SUPREME COURT TECH LAW
was created to share ideas about the development of Computer Law and Cyberlaw issues
that receive attention in federal court litigation, particularly those issues that reach the U.S. SUPREME COURT.
This blog is edited by: Rod Dixon, J.D., LL.M.
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This weblog was created to share ideas about the development of Computer Law and Cyberlaw issues that receive attention in federal court litigation, particularly those issues that reach the U.S. SUPREME COURT. This blog is edited by:
Rod Dixon, J.D., LL.M.
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We recently received notice that the ABA Journal is surveying lawyers about the job market and the current state of the economy. The survey takes only two minutes to complete; Click HERE to begin.
Survey results will be published in the January ABA Journal.
10- 1- 2007
New York Times columnist Thomas Friedman observed in his popular book, The World is Flat, that the convergence of technology and economic events were flattening the globe in ways that challenged conventional thinking about foreign policy and globalization. Similarly, law is flattening. Global competition is requiring law to be flat.
Law is flattening because globalization is increasingly challenging our conceptions of the practical effect of business transactions that bleed across borders of nation states.
Certainly, we will continue to look toward the U.S. Supreme Court for dispositive rulings, but, even among Supreme Court justices, there is no unanimity on the relevance of extraterritorial sources of law. Moreover, since business is increasingly conducted on a global scale, the same reasons that often render federal laws more effective than state laws for certain firms doing business across the nation, similarly, support harmonized business law on the global stage.
On September 17, 2007, the European Court of First Instance issued a decision in the Microsoft antitrust case that is difficult to ignore for its contrast in how a similar issue was resolved by American courts. Far more prescriptive than American courts, the European Commission provided broad guidance on the conceptual relationship between intellectual property rights and antitrust law. In Europe, today, there are more restrictions than in the United States on when a dominant firm may refuse or withhold licensing its intellectual property from a competitor or business partner.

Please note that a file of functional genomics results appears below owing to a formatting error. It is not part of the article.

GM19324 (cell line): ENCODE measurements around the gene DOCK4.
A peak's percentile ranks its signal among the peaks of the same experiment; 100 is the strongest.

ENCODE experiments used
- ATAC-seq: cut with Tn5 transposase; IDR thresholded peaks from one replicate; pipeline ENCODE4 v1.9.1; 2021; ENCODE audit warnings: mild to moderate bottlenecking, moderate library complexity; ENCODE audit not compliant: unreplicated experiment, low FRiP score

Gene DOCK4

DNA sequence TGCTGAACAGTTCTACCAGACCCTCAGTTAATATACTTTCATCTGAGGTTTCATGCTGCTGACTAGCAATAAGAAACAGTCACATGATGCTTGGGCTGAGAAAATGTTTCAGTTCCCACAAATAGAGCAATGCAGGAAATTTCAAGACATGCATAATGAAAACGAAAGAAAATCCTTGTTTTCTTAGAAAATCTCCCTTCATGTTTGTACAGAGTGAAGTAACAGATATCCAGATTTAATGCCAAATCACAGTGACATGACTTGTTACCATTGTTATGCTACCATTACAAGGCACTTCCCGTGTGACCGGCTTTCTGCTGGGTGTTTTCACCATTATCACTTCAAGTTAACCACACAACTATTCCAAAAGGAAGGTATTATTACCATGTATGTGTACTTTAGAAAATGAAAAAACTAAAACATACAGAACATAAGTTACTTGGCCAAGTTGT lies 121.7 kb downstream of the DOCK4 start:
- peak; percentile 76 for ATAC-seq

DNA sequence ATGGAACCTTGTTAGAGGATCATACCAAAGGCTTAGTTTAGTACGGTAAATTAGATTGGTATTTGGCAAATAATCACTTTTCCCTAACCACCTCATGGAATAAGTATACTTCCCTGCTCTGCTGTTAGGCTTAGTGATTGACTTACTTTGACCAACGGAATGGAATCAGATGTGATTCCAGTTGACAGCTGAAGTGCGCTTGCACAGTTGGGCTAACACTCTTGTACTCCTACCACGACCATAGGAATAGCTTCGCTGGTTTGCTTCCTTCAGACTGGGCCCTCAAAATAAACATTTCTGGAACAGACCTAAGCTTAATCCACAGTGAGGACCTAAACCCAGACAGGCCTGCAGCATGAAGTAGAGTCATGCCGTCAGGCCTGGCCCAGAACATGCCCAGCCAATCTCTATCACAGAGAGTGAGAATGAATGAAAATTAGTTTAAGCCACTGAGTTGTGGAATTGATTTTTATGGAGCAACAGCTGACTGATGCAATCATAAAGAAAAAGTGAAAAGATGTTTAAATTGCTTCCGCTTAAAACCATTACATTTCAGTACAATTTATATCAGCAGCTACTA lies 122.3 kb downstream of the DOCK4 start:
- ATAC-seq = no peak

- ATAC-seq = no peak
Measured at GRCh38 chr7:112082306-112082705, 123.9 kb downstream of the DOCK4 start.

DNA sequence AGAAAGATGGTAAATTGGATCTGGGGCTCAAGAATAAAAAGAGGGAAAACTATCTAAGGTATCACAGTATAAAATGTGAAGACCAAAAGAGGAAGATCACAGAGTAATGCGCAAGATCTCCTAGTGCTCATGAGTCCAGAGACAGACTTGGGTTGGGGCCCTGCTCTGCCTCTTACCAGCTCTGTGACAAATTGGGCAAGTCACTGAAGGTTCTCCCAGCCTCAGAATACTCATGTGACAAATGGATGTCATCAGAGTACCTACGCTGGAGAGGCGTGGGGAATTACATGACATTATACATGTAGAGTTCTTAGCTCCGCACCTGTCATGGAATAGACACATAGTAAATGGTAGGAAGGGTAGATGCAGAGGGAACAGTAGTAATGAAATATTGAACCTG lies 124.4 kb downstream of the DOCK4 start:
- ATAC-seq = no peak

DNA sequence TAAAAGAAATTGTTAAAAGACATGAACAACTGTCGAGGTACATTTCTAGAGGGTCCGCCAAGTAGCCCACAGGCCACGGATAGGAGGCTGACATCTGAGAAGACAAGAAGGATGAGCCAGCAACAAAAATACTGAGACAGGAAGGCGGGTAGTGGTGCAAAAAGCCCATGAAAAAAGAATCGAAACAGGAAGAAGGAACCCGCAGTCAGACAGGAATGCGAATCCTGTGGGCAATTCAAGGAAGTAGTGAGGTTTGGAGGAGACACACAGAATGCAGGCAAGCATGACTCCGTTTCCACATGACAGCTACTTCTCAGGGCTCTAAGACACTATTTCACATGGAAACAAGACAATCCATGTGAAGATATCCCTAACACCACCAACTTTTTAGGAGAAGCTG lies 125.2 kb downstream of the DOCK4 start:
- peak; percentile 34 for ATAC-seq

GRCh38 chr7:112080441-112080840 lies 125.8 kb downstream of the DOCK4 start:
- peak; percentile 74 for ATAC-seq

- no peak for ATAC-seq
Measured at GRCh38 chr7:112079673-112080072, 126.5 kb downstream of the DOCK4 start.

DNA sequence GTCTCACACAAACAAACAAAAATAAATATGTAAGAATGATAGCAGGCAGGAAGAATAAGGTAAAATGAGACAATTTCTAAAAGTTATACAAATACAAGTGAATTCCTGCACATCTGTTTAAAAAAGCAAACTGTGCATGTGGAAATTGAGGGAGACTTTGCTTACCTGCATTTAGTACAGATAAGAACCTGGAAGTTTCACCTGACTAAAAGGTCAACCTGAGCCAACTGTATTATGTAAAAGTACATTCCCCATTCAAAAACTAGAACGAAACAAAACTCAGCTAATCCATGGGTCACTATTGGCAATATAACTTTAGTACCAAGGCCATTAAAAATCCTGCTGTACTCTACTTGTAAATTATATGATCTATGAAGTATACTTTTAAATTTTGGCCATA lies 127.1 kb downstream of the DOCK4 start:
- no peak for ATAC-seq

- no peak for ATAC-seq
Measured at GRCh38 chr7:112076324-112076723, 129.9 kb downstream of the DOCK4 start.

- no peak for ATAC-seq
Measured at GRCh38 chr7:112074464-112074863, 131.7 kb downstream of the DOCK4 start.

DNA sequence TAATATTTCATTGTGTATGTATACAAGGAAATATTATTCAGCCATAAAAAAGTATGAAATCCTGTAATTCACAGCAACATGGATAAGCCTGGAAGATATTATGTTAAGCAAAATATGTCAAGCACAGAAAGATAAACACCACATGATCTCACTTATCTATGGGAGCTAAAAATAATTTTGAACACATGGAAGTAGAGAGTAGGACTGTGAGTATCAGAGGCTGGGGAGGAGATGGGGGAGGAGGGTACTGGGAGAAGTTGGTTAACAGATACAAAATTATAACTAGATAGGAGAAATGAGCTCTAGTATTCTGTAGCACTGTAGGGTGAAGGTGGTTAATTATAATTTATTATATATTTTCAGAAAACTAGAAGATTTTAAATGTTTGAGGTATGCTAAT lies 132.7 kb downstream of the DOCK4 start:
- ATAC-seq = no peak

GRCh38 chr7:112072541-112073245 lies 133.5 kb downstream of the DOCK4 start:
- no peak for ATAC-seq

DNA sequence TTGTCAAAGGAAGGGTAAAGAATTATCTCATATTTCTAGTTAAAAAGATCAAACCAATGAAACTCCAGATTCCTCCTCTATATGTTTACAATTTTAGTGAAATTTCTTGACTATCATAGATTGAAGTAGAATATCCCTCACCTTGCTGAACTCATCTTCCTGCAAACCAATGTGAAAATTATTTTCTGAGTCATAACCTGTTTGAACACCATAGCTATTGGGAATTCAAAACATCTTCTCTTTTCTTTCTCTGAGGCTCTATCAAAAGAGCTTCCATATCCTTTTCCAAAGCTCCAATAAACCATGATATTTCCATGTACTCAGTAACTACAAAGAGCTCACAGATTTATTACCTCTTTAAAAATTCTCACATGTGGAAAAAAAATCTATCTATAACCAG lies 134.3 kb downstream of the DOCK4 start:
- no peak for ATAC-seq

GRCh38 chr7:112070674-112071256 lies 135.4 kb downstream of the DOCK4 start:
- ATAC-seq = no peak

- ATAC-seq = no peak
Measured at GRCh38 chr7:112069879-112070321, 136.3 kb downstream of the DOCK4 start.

Yet, if law is genuinely getting flat in a manner similar to Friedman’s thesis, then the EC’s ruling ultimately will have implications far beyond European borders. Microsoft (and similar dominant firms) will have to plan their business transactions for the practical reality that a new global restriction or condition now exists on the ability of dominant firms to prevent third party interoperability by bundling or integrating products to maintain a dominant position.
The import of technology lies not simply in its immediate pragmatic solutions and identifiable improvements to our quality of life. What is also of profound significance are the ways in which technology may begat new technology and new types of commercial relationships, which keeps the cycle of innovation open and robust. Although conceptually intellectual property law offers creators and inventors legal protections for their innovations, as a practical matter, law both advances and encumbers innovation.
This term the Supreme Court will rule on the future relevance of the so-called doctrine of patent exhaustion. In Quanta v. LG Electronics (06-937), the court will decide whether a license imposed restrictions on (1) the use of purchased products by third parties after an authorized sale or (2) the use, manufacture, or sale of a patented product by a licensee. If a patent holder seeks to enforce a patent license that contains he restriction identified in choice (1), there may be a risk that patent holders may impermissibly expand their rights far beyond the intent of patent law. The doctrine of patent exhaustion is viewed as essentially prohibiting enforcement of a patent license with terms in (1), but allowing enforcement of the terms in (2).